Day 201: Barisdale Bothy to Arnisdale

Distance: 16.73 miles

Ascent: 4634 feet

Weather: Overcast, SOme Light Rain

Accommodation: Wild camp Above Arnisdale


I moved at a very relaxed pace this morning as I was going to be picking up some army ration packs at Kinloch Hourn, which King’s Canterbury School were kindly giving me, so it made no sense to get to Kincloch Hourn too early as I may have to wait a while there. So, I just chilled and typed up yesterday’s diary and slowly got ready. On leaving I said goodbye to Liz and also the teachers from Kings Canterbury.

About 15 minutes after the DofE group had left I finally went not far off 9am. The first part took me down to the loch edge on a gravel track, before turning onto a narrower path which could be easily missed as you walked along the gravel track. The weather was pretty much dry but the air still felt a little damp. I passed the DofE group and followed the path which climbed and descended a fair amount. 

After 3 miles I spotted a figure on the next ridge and as expected it turned out to be Dave one of the staff overseeing the DofE, who had been staying in Sourlies Bothy 2 nights ago. He informed me he had left the military ration packs under the minibus just shy of Kinloch Hourn. I carried on and before long the path flattened out and descended right to the edge of the loch and soon reached Kinloch Hourn.

I found the military packs under the bus and though very remote the building on this side of the river had a little café so I popped in and had a tea and sandwich. I sorted out the military ration packs and packed them in my bag. They will be so useful over the coming days/weeks and I am extremely grateful. Whilst sat down the 3 teachers actually arrived so I had a second goodbye on leaving.

As Kinloch Hourn was my original endpoint for today I now just had to decide how far to go. Something was telling me to aim for Glenelg (my original finish point for tomorrow) as it had a shop, pub and I had been offered somewhere to pitch. But if was very far another 7 hours minimum and it was already 1pm. So, instead I said I would try to get to Glenelg but if late and/or tired when I got to Corran I would stop there instead. The route for this next stage had to go slightly inland due to the topography.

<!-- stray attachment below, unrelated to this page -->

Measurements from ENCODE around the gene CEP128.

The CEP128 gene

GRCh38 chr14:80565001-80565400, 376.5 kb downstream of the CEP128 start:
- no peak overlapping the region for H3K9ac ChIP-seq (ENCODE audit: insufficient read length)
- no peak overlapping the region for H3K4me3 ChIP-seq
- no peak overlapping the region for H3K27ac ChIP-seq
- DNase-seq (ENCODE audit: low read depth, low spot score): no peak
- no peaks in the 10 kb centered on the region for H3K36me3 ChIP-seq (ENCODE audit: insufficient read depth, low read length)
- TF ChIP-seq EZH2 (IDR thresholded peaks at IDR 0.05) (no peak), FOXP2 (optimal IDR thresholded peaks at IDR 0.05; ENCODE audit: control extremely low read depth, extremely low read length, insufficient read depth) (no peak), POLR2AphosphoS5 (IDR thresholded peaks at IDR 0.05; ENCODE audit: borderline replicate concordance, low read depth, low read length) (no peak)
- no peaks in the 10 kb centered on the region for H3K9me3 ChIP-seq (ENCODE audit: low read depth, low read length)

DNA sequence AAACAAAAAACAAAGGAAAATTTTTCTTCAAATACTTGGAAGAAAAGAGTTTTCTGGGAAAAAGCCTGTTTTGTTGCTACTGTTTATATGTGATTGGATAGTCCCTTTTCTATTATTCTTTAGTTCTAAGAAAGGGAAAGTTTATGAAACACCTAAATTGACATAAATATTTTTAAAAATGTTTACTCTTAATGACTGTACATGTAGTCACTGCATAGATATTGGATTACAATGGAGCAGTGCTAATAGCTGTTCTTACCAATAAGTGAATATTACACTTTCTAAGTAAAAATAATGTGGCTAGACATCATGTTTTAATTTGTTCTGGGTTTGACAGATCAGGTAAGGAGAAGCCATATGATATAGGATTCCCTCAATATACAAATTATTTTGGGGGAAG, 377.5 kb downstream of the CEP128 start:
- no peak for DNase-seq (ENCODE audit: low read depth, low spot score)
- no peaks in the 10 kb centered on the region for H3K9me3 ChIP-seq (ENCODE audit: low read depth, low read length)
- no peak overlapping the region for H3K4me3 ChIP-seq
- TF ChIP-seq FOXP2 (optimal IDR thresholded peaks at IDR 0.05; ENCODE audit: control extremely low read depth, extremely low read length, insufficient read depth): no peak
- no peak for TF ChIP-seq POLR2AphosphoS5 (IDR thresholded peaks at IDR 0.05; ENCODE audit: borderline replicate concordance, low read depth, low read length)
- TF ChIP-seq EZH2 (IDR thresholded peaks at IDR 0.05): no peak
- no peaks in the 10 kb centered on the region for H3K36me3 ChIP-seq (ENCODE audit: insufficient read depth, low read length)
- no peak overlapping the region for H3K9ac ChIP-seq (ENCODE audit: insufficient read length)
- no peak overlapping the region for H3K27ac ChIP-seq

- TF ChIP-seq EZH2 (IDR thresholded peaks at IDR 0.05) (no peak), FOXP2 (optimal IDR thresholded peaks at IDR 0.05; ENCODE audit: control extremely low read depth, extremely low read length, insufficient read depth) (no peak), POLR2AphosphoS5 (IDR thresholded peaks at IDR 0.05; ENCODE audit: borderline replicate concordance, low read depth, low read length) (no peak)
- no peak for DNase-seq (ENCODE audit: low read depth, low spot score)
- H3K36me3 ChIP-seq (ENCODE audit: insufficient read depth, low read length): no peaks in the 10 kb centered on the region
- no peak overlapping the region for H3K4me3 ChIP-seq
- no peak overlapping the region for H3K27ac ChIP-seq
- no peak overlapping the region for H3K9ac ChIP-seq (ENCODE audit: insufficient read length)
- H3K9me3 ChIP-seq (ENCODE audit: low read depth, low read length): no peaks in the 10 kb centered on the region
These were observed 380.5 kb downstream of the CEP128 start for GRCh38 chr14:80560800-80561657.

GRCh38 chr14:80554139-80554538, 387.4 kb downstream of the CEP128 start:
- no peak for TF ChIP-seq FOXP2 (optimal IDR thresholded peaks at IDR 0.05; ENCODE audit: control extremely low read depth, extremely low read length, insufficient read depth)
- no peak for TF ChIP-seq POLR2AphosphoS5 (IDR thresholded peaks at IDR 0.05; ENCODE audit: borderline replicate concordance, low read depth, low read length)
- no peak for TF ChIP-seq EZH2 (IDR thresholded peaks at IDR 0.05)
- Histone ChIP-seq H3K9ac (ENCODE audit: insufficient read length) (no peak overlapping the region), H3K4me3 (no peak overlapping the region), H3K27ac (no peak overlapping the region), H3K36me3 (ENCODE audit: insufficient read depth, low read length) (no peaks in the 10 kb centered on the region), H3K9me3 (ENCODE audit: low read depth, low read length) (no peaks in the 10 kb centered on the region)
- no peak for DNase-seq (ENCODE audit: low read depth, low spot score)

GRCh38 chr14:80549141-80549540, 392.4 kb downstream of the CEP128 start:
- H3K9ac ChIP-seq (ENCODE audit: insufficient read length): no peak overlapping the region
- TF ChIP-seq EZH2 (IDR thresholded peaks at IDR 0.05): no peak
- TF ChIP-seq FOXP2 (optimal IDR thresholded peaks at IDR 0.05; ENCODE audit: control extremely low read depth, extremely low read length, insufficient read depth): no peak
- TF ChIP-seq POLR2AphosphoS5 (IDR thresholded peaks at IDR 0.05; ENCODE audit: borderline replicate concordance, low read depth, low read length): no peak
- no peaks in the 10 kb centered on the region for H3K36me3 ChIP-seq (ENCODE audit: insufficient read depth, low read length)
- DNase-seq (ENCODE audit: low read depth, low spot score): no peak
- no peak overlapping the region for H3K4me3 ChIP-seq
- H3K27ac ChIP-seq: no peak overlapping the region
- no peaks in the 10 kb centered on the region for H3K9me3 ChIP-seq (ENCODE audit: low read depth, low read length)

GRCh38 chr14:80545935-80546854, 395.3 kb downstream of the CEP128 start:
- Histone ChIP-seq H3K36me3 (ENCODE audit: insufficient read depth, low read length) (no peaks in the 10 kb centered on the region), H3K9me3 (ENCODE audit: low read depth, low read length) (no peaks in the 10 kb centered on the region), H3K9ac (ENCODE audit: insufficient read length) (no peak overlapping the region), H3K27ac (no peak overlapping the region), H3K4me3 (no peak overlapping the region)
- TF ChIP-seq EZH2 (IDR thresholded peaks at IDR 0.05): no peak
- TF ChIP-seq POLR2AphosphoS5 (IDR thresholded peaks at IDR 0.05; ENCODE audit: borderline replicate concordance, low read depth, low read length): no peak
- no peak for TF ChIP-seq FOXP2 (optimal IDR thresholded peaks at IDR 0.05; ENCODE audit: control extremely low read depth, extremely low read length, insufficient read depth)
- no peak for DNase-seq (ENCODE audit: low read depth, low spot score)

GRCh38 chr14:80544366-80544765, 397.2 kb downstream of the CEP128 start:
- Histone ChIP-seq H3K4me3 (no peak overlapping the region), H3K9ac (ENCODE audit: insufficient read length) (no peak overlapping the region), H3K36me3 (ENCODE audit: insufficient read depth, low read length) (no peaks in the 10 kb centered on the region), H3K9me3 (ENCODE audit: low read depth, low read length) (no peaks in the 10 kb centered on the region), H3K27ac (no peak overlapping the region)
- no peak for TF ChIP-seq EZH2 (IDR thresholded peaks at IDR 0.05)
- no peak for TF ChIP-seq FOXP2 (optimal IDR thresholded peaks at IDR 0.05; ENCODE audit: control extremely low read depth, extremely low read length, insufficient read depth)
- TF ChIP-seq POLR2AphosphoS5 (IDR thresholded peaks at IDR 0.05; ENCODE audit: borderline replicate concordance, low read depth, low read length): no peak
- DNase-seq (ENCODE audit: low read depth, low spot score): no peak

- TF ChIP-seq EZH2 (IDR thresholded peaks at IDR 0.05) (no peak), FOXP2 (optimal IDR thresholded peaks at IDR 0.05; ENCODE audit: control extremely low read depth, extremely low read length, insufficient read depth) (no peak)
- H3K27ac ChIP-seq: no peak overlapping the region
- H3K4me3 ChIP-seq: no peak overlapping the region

The path up and out of Kinloch Hourn was incredibly steep but at least it was a quadbike/4x4 track so I didn’t have to push through any damp bracken. The track was vaguely following the electric pylons and climbed up 200m before plateauing out. The scenery on this sort of plateau was incredible with giant hills/mountains in every direction you looked. Also, to my surprise but also delight, the path continued to be a quadbike/4x4 track the whole way making for easier walking than expected. The weather was not great for this section with drizzle and light rain but nothing too bad.

The path finally began to drop down and passed Dubh Lochain with its little boathouse before descending all the way down to sea level and it was not long till I reached the coast and Corran. I was tired and had decided Glenelg was too far so would stop in either Corran or Arnisdale. Just outside Corran I came to the Arnisdale Heritage Centre, essentially a bit like a village hall with toilets. I walked back into Corran to ask anyone if it was alright to sleep in the hall (was fed up of the wet conditions) but could find no one. I was not sure what to do, so decided to sit in the hall and do my diary and admin and then decide later on whether I felt it OK to sleep in the hall.

I decided without actual consent it would be rude for me to just sleep in the hall overnight so I carried on through Arnisdale and up the little hill just the other side and found a great wild pitch spot with fabulous views and also my first phone signal for over 3 days.

A successful day, and the weather was just on the alright side of damp. It has been a great three days around Knoydart essentially bothy hopping with a group of great people and though the walking has been remote and alone it has been great to have a group of people to chat to in the evenings in the bothies.

charles compton